As of late, it is common to hear teenagers and young adults admit to anxiety and depression. If anything, it is highly rare to find those who do not.
Unlike some of our older generations, teens and young adults have been suffering from these mental-health afflictions in larger numbers that society has not been properly prepared to deal with.
In a 2015 report, the Center for Collegiate Mental Health found that students visiting counselor centers between 2009 and 2015 increased by approximately 30 percent, while enrollment barely rose 6 percent.
The American College Health Association surveyed over 63,000 students at 92 schools in the spring of 2017 and found that around 40 percent of students had difficulty functioning the previous year.
About 61 percent of students surveyed “felt overwhelming anxiety” during that time, as well.
In the Center for Collegiate Mental Health report, it noted that many students seeking help were likely to have attempted suicide or engaged in self-harm.
Anxiety and depression levels tend to rise during periods of high stress, an issue for students who have not yet gotten used to college’s different environment. According to TIME magazine, “workload intensifies [as midterms begin in March, causing] the wait time for treatment at counseling centers” to increase.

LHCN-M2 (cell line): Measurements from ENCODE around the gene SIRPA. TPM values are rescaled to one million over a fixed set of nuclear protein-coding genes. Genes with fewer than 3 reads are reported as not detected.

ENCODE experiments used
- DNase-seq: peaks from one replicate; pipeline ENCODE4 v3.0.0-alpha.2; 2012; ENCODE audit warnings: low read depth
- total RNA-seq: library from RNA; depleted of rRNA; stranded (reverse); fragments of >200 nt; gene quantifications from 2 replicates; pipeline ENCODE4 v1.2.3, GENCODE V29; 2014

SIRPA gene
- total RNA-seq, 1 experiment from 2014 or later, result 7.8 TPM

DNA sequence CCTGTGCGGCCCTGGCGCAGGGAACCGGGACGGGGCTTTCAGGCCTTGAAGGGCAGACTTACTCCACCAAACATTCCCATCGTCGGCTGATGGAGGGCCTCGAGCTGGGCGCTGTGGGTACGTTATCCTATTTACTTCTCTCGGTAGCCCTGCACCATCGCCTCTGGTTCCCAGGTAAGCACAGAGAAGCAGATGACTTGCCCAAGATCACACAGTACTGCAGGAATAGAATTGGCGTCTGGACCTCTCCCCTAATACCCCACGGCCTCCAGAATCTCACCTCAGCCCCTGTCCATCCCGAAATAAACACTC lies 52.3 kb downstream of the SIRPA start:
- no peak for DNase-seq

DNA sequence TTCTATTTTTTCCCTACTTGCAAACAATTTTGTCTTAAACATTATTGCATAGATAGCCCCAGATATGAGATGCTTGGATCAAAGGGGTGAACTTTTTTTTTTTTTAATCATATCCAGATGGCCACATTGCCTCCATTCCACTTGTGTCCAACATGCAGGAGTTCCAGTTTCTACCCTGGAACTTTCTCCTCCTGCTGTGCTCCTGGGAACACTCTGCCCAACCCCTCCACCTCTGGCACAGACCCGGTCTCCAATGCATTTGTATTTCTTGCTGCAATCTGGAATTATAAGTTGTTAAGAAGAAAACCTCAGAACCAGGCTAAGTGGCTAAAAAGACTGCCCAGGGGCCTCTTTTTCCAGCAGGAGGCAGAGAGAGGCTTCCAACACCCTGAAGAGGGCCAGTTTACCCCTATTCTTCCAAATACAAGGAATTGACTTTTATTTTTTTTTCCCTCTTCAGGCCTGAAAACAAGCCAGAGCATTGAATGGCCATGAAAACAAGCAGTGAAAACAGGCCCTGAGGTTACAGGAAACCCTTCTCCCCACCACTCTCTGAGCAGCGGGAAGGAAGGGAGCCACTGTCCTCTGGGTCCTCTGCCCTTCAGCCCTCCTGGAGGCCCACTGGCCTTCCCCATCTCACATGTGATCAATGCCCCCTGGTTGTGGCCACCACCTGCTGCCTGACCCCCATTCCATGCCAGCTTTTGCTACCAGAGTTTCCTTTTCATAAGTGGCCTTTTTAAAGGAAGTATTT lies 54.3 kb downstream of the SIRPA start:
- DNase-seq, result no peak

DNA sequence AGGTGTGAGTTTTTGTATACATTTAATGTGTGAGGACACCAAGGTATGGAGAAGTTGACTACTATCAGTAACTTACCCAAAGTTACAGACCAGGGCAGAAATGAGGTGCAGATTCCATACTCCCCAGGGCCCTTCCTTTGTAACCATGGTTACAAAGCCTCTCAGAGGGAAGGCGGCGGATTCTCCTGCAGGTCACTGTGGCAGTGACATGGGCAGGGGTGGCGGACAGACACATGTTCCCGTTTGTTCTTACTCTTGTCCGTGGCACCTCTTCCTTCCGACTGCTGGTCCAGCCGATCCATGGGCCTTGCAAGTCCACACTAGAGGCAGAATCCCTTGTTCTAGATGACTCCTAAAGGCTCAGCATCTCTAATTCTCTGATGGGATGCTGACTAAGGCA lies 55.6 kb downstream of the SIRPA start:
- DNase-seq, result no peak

This is due to the lack of therapists — the International Association of Counseling Services recommends at least one “therapist for every 1,000 to 1,500 students.” Unfortunately, most universities have one for about every 1,737.
Such a lack of resources, especially for students “struggling to adjust,” might cause students to burn out and drop out, in which they choose not to return the next semester.
But colleges are trying to work on this.
Last fall, the University of California, Los Angeles, offered free online screenings for depression for all incoming students.
Of the thousands of students who took up the offer, more than 250 were selected as “at risk for severe depression, exhibiting manic behavior or having suicidal thoughts.”
Other schools are trying to reduce long wait times in counseling centers by opening satellite clinics, such as Virginia Tech University.
Ohio State University added more mental health clinicians, and Pennsylvania State University added about $700,000 of “additional funding for counseling and psychological services.”
Such efforts to circumvent the devastating effects of mental health are admirable, but many wonder if it is enough. Sometimes colleges cannot offer enough in terms of support; not all cases can be treated on campus.
Many students are left to their own means, which can be extremely expensive and — for those who go to school in rural areas — implausible travel-wise.
Still, this increase in methods show that colleges are not ignoring the problem but working to make it better. One can only hope such attempts will continue and positive change will come.